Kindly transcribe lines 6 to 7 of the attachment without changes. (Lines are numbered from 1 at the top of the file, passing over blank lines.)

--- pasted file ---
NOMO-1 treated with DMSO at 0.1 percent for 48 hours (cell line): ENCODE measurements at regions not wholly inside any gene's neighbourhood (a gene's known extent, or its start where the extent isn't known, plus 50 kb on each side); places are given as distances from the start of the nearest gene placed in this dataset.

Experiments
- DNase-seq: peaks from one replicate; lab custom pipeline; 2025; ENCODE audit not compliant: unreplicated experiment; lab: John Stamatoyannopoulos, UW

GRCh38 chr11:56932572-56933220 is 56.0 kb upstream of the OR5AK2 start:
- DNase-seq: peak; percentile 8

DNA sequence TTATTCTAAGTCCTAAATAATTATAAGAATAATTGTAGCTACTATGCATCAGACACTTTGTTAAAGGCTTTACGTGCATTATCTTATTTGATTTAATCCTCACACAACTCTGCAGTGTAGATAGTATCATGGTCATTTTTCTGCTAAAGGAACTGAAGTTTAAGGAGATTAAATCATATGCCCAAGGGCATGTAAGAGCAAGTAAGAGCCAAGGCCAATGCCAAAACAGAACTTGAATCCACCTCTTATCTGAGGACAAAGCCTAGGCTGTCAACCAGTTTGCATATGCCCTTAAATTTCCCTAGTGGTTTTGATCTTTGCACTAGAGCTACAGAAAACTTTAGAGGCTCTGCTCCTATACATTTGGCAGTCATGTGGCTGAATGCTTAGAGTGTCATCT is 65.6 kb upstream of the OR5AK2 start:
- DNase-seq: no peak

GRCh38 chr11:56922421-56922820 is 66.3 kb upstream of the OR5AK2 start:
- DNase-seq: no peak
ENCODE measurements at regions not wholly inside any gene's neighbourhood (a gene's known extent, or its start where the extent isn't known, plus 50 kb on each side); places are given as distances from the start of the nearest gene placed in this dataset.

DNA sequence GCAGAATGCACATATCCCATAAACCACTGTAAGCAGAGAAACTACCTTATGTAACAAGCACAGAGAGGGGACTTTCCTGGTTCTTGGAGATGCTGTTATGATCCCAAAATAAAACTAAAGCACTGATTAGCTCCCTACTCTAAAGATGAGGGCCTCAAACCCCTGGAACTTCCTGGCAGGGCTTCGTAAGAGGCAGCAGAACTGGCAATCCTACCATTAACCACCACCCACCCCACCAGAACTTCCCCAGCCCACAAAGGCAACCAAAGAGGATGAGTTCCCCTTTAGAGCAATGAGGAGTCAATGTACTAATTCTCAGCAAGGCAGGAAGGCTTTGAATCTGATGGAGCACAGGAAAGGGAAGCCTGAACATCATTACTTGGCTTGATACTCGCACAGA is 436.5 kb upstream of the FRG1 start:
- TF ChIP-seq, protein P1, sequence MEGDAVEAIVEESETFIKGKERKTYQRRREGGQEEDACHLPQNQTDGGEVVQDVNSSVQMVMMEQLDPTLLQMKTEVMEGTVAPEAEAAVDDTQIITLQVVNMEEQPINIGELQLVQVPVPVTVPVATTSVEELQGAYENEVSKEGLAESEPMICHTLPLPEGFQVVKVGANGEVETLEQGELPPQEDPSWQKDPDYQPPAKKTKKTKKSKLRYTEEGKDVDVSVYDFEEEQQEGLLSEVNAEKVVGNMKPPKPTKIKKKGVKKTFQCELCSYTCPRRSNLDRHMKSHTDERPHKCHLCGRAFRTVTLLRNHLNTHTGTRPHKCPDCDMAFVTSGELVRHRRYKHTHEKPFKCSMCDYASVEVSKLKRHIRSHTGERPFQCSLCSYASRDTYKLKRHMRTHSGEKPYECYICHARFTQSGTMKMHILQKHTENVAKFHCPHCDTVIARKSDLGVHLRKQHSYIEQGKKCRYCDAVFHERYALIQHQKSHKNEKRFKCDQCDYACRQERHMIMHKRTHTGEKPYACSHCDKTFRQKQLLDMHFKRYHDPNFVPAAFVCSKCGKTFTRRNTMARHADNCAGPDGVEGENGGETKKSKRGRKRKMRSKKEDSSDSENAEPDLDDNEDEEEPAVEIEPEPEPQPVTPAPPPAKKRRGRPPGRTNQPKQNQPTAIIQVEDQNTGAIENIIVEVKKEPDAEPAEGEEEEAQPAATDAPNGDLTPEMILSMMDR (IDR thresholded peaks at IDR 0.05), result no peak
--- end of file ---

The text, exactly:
DNA sequence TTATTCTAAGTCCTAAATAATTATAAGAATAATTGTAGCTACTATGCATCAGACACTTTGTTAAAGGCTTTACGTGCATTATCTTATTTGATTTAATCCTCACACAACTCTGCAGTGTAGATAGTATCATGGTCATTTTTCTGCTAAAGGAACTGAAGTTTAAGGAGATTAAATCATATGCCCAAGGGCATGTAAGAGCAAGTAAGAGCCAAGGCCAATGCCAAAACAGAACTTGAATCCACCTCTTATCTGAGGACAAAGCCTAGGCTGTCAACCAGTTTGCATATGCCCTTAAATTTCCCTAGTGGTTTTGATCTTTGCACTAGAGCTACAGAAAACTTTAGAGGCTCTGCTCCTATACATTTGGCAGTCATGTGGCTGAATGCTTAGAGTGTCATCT is 65.6 kb upstream of the OR5AK2 start:
- DNase-seq: no peak